A kindergarten in Indonesia is taking flak around the world after disturbing images of young children dressed up as ISIS fighters went viral. The head of TK Kartika kindergarten was forced to apologize after its youngest female students were given black niqabs and made to carry machine gun cardboard cutouts as part of an independence day parade in the city of Probolinggo.
School officials claim their intentions were pure. “We raised the theme of the struggle of the Prophet to increase faith and devotion to Allah,” explained the school principal, who insisted the last thing his kindergarten was trying to do with such controversial attire was to “instill violence” in its students.
When pressed, the excuse became about money. “We used it to save funds,” the principal told BBC Indonesia. “[We] never thought about the impact. The important thing is to take part in the parade, that the children were happy, using the existing property.”
Word Travels Fast
Whatever the intent, images and videos of the gun-toting children spread across social media just a day after the world’s largest Muslim-majority nation celebrated its independence day on August 17.
Amidst the national uproar, Probolinggo military commander Lieutenant Colonel Kav Depri Rio Saransi was forced to defend the parade. He maintained it was meant only to educate the students about the “struggle of Islam.” In his mind, “there is not the slightest bit of radicalism. I emphasize that purely there is no such thing as an element of intentionally showing the existence of radical activities.”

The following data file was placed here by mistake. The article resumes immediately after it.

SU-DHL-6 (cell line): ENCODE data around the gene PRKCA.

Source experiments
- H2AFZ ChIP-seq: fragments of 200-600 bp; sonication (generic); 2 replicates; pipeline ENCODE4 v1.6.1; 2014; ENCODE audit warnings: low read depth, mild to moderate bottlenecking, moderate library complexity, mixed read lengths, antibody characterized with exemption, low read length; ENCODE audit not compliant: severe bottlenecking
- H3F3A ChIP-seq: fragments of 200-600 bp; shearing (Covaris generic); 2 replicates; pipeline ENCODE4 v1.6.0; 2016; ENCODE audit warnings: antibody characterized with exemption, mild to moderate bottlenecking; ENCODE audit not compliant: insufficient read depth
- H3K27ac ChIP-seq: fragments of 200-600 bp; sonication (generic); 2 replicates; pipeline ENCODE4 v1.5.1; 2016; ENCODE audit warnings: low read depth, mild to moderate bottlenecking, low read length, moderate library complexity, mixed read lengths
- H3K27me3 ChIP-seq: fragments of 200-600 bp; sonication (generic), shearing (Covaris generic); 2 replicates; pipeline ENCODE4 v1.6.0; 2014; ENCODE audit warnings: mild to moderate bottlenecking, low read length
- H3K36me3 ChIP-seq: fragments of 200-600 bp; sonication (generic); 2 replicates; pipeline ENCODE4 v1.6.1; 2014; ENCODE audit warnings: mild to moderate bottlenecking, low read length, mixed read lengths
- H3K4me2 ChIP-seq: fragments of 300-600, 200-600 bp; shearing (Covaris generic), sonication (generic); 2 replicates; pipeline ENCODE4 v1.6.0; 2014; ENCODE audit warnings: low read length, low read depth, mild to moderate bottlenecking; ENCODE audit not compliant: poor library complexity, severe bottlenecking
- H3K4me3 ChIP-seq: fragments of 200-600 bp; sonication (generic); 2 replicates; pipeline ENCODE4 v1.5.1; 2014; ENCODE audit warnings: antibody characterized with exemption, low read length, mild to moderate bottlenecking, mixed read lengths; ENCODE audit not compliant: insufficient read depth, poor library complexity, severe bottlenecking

Celebrating Radical Islam?
House speaker of the Indonesian parliament, Bambang Soesatyo, was not buying the rationale. He called the parade an “inappropriate spectacle. Ordering children to wear black veiled costumes and carry replica weapons gives a poor perception. Treatment like that could damage children’s ideas.”
There is good reason for Indonesians to be angry about these images being broadcast to the world. Although the country has largely steered clear of the rash of Islamic extremism that has torn through many Middle-Eastern and North African nations, ISIS did manage to infiltrate local Islamist groups within Indonesia in recent years. They’ve recruited men, women, and children to participate in suicide attacks across the country – often to devastating effect.
In May of this year alone, at least 49 Indonesians died in terrorist bombings tied to radical Islamist groups supporting ISIS. During one particularly alarming incident, six members of the same family simultaneously set off suicide bombs at three churches in Surabaya, East Java. Twelve congregants died in the bombings.
What Were They Thinking?
In light of these horrific events, the parade gaffe seems that much worse. One can imagine why the public reacted so harshly – this was more than just costumes gone awry, it was blatantly offensive and irresponsible.
That the kindergarten made a bad decision and tried to save a little money with recycled costumes is one thing. But that they thought to equip kids with cardboard cut-out guns is quite another. If you’re not in the business of inciting extremism or paying homage to violent religious thugs, then perhaps best to leave the props at home.